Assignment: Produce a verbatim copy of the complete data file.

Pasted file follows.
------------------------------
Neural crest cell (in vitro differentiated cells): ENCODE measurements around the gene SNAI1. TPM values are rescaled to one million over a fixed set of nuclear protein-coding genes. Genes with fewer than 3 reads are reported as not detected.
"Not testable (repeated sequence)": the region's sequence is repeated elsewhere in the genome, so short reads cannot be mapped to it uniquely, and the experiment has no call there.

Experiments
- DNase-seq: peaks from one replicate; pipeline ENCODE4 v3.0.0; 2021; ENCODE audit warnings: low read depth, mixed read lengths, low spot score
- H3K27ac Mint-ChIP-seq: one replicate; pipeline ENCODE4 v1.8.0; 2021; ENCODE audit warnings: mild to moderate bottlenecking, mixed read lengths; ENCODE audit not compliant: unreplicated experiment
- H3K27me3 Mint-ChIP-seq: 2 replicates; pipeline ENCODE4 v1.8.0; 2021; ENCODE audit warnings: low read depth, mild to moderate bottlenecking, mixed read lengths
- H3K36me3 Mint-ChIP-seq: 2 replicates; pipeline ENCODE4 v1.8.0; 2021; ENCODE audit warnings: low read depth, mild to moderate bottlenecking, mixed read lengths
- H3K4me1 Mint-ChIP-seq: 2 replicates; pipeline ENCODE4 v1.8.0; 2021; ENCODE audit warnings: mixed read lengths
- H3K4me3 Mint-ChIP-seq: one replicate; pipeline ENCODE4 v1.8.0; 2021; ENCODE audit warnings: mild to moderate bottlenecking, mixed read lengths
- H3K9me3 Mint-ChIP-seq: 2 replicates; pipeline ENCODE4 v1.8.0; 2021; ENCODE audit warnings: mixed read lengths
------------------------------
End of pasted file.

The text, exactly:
Neural crest cell (in vitro differentiated cells): ENCODE measurements around the gene SNAI1. TPM values are rescaled to one million over a fixed set of nuclear protein-coding genes. Genes with fewer than 3 reads are reported as not detected.
"Not testable (repeated sequence)": the region's sequence is repeated elsewhere in the genome, so short reads cannot be mapped to it uniquely, and the experiment has no call there.

Experiments
- DNase-seq: peaks from one replicate; pipeline ENCODE4 v3.0.0; 2021; ENCODE audit warnings: low read depth, mixed read lengths, low spot score
- H3K27ac Mint-ChIP-seq: one replicate; pipeline ENCODE4 v1.8.0; 2021; ENCODE audit warnings: mild to moderate bottlenecking, mixed read lengths; ENCODE audit not compliant: unreplicated experiment
- H3K27me3 Mint-ChIP-seq: 2 replicates; pipeline ENCODE4 v1.8.0; 2021; ENCODE audit warnings: low read depth, mild to moderate bottlenecking, mixed read lengths
- H3K36me3 Mint-ChIP-seq: 2 replicates; pipeline ENCODE4 v1.8.0; 2021; ENCODE audit warnings: low read depth, mild to moderate bottlenecking, mixed read lengths
- H3K4me1 Mint-ChIP-seq: 2 replicates; pipeline ENCODE4 v1.8.0; 2021; ENCODE audit warnings: mixed read lengths
- H3K4me3 Mint-ChIP-seq: one replicate; pipeline ENCODE4 v1.8.0; 2021; ENCODE audit warnings: mild to moderate bottlenecking, mixed read lengths
- H3K9me3 Mint-ChIP-seq: 2 replicates; pipeline ENCODE4 v1.8.0; 2021; ENCODE audit warnings: mixed read lengths